Microbiome and health

Environmental protection within our body

11. May 2023 by Daniel Schenz
The microbial community we carry inside us is as individual as it is important for our health. Microbiologist David Berry studies what puts it at risk, what heals it and how it interacts with the outside world.
Communities of bacteria (in green) live, as shown here in the intestine, side-by-side with human cells (in blue), often separated only by thin layers of mucus (in red). Through their diverse functions, the bacteria play an important role for our health. © Alessandra Riva

Microbes - aren't they the invisible pathogens that live in the dirt? "In the early 2000s, microbiologists began using new technologies to analyse the microbes that live in, on and all around us – and were surprised by the huge number and diversity of organisms they found," explains David Berry, who studies the gut microbiome at the Department of Microbiology and Ecosystem Science.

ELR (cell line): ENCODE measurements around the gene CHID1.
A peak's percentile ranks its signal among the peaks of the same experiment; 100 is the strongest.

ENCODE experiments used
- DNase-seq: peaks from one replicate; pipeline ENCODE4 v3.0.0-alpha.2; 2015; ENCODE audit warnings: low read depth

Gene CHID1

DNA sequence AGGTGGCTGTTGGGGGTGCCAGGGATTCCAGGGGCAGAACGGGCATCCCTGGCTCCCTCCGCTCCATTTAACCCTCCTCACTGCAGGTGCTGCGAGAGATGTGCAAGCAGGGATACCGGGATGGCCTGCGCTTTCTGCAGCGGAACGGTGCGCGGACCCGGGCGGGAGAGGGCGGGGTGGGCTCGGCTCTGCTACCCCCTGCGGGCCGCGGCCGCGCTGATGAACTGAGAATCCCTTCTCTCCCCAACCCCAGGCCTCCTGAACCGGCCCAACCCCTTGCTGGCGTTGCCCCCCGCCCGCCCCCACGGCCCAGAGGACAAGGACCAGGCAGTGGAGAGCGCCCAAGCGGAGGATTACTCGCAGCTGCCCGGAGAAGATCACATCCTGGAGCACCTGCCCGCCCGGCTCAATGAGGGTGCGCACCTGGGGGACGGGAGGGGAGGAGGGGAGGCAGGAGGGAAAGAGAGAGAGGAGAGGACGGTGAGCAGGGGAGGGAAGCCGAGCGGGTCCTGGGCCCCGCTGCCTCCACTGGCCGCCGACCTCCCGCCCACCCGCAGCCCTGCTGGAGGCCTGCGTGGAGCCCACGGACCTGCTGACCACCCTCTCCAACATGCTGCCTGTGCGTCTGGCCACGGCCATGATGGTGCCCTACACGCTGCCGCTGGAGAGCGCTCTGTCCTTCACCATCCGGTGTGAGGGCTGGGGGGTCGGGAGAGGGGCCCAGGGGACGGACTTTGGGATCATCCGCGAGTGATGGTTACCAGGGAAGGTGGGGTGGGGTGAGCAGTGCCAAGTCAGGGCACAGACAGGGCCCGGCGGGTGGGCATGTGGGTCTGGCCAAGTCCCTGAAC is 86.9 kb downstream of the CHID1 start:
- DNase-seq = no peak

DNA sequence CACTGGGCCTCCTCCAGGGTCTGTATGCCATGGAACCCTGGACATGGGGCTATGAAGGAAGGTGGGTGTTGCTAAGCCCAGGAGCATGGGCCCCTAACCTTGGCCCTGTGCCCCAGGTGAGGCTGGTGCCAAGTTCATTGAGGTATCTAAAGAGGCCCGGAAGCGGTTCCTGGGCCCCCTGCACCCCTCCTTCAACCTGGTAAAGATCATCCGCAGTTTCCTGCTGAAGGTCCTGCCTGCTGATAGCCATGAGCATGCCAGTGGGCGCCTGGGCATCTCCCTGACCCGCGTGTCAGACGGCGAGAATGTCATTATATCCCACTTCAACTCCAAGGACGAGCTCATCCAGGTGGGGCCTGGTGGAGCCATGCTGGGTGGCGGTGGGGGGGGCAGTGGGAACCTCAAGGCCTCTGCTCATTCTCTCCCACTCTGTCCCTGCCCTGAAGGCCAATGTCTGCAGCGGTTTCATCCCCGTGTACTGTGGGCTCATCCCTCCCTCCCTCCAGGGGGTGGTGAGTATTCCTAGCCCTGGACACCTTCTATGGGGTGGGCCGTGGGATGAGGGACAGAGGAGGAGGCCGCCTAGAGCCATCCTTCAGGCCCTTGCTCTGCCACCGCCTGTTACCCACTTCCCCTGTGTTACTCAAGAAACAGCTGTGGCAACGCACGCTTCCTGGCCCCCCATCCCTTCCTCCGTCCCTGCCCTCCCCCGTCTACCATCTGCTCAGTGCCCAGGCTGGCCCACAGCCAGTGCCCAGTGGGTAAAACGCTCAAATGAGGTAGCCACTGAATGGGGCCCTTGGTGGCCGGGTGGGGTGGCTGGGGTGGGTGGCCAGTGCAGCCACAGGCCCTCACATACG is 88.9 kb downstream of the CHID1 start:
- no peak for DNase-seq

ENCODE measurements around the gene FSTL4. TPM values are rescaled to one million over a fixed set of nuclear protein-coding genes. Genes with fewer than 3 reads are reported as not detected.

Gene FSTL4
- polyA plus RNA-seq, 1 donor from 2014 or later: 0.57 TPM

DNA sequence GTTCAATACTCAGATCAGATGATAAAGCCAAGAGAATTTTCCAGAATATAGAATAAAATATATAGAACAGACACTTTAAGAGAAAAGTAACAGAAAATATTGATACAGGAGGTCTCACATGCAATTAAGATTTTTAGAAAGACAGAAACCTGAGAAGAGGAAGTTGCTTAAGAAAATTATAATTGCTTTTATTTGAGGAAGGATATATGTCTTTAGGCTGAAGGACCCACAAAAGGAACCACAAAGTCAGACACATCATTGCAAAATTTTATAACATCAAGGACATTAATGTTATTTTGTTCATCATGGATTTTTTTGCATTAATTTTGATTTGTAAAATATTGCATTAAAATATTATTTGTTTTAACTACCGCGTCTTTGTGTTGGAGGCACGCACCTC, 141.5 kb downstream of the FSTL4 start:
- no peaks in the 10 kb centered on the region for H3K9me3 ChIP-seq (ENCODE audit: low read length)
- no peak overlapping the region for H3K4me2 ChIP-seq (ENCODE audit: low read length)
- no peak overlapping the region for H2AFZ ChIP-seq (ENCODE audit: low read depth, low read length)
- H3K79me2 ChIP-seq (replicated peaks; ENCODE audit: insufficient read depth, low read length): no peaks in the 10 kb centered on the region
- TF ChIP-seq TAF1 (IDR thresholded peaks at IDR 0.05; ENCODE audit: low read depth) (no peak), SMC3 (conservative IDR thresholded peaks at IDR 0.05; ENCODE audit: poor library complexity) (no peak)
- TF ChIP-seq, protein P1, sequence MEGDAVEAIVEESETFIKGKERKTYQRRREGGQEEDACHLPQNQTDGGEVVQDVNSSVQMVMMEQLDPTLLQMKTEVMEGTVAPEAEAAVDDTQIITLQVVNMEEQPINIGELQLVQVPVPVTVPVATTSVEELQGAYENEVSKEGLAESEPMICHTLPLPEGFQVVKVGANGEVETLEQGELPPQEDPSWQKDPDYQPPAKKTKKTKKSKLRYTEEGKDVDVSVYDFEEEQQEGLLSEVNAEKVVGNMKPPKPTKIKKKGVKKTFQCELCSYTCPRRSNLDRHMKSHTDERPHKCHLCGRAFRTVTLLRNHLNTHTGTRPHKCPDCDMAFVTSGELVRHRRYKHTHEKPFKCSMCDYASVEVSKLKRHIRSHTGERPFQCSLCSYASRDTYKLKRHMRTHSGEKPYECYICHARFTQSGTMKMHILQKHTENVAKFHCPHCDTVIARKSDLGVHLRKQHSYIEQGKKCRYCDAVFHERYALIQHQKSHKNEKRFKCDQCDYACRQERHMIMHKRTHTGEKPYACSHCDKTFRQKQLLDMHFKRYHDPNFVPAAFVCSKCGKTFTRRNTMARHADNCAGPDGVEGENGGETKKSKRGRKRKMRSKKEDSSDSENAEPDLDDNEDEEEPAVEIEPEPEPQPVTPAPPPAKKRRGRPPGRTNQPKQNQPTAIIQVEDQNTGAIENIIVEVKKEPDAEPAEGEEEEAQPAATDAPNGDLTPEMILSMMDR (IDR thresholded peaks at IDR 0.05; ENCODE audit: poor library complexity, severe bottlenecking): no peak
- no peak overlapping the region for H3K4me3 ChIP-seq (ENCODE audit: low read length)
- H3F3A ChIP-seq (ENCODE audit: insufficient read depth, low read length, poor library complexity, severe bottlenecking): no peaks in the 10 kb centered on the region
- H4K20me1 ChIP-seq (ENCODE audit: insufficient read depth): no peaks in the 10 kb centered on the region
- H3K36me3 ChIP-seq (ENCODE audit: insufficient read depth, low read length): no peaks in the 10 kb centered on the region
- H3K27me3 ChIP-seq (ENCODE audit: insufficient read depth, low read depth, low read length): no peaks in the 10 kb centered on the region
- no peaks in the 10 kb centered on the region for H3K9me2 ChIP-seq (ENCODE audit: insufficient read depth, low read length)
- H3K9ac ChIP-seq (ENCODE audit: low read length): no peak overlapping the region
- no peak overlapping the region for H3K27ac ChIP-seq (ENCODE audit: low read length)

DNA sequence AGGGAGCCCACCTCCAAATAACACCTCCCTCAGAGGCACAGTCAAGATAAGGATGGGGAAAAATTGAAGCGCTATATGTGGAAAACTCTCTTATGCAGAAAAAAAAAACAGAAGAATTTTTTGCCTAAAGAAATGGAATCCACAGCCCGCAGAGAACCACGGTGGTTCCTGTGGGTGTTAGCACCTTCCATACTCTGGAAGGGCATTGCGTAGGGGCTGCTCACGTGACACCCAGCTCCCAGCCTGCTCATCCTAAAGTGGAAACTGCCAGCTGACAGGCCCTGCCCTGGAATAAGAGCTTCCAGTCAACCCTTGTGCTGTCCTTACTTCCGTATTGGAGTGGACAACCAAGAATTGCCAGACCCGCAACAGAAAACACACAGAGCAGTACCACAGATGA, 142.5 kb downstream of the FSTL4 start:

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For Berry, two key facts about microbes – a collective term for a wide variety of microscopically small life forms from the domains of bacteria, archaea and eukaryotes – stand out: First, they are many and they are everywhere. There are more microbial cells in and on the human body than human cells. There is hardly a surface that is not covered by them. And: "Most microbes are completely harmless to useful. Pathogens, i.e., disease-causing agents, are strongly in the minority."

The rehabilitation of the former villains

Bacteria in particular used to be considered the 'bad guys'. With increasing research into the microbiome since the early 2000s, it has been recognised that many bacteria are actually necessary for the healthy development and functioning of the body.

"We are born sterile, but in the first two weeks we pick up microbes, through birth as well as from the environment, from other people, animals, from surfaces. Our microbiome continues to be influenced by breast milk, baby milk and by solid food later on," Berry explains. In this way, each person develops an individual 'microbial fingerprint' in the course of the first two years of life.